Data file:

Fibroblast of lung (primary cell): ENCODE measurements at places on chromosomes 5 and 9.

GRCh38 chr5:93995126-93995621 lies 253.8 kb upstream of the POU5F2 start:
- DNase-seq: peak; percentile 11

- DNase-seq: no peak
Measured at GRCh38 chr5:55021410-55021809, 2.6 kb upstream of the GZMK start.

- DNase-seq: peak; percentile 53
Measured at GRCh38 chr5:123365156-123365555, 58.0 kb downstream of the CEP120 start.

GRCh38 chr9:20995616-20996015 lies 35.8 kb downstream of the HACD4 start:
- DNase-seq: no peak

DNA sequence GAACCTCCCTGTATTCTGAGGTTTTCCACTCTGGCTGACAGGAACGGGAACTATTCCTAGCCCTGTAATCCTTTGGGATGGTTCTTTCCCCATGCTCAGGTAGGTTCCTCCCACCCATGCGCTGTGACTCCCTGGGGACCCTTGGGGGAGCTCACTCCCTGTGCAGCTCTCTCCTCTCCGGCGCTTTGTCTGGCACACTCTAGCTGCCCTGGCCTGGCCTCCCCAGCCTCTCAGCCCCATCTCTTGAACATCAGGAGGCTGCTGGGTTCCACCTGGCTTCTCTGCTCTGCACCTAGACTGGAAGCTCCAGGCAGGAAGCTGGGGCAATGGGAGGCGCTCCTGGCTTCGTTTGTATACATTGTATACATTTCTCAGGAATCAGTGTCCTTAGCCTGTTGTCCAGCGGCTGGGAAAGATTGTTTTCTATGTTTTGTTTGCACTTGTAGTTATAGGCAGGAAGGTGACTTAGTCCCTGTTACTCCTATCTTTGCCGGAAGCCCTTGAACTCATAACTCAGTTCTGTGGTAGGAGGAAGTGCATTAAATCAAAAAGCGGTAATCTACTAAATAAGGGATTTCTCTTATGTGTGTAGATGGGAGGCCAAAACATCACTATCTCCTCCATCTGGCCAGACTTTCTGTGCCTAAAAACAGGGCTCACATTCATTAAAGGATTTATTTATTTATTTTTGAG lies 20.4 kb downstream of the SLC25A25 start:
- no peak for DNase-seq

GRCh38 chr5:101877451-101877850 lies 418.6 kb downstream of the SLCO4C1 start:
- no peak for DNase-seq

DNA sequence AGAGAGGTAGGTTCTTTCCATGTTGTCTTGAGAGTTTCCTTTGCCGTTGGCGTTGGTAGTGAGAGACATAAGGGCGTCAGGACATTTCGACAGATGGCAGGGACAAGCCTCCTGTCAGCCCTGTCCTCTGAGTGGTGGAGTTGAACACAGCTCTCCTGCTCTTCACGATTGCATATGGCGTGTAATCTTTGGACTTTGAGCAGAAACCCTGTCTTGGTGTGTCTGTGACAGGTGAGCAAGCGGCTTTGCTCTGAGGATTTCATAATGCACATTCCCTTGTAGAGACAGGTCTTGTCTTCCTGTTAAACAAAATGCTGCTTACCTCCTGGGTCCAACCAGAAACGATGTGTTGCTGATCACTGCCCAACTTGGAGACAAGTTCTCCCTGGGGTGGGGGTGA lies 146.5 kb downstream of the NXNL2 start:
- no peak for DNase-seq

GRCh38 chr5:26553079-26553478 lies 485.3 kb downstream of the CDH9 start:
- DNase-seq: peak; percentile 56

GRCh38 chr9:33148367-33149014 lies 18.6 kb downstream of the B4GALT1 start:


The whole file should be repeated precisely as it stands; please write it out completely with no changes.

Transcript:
Fibroblast of lung (primary cell): ENCODE measurements at places on chromosomes 5 and 9.

GRCh38 chr5:93995126-93995621 lies 253.8 kb upstream of the POU5F2 start:
- DNase-seq: peak; percentile 11

- DNase-seq: no peak
Measured at GRCh38 chr5:55021410-55021809, 2.6 kb upstream of the GZMK start.

- DNase-seq: peak; percentile 53
Measured at GRCh38 chr5:123365156-123365555, 58.0 kb downstream of the CEP120 start.

GRCh38 chr9:20995616-20996015 lies 35.8 kb downstream of the HACD4 start:
- DNase-seq: no peak

DNA sequence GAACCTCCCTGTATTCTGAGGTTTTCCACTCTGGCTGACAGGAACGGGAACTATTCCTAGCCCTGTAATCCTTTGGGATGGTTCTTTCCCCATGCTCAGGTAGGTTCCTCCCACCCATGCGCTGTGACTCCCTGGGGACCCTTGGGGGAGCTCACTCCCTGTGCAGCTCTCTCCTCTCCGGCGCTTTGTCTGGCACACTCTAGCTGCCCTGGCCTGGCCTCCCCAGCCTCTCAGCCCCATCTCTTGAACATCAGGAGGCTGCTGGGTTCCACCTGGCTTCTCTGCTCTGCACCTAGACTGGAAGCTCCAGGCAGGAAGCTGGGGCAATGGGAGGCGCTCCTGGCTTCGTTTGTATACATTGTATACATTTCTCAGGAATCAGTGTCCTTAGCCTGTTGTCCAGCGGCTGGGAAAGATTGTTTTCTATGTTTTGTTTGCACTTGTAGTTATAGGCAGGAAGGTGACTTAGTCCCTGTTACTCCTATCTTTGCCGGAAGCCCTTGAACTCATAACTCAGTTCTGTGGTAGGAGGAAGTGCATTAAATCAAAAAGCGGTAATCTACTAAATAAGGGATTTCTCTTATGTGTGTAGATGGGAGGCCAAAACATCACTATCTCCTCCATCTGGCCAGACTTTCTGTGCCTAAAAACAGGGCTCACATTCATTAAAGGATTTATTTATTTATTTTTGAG lies 20.4 kb downstream of the SLC25A25 start:
- no peak for DNase-seq

GRCh38 chr5:101877451-101877850 lies 418.6 kb downstream of the SLCO4C1 start:
- no peak for DNase-seq

DNA sequence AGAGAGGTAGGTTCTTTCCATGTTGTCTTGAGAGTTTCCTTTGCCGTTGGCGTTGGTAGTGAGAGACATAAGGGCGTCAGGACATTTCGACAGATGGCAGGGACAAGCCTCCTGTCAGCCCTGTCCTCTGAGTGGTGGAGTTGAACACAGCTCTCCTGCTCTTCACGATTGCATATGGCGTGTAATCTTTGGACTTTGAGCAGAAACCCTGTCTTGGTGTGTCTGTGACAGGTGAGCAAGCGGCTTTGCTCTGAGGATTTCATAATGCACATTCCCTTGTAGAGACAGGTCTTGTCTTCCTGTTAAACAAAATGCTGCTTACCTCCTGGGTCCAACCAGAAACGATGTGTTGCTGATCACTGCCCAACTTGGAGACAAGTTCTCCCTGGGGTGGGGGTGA lies 146.5 kb downstream of the NXNL2 start:
- no peak for DNase-seq

GRCh38 chr5:26553079-26553478 lies 485.3 kb downstream of the CDH9 start:
- DNase-seq: peak; percentile 56

GRCh38 chr9:33148367-33149014 lies 18.6 kb downstream of the B4GALT1 start: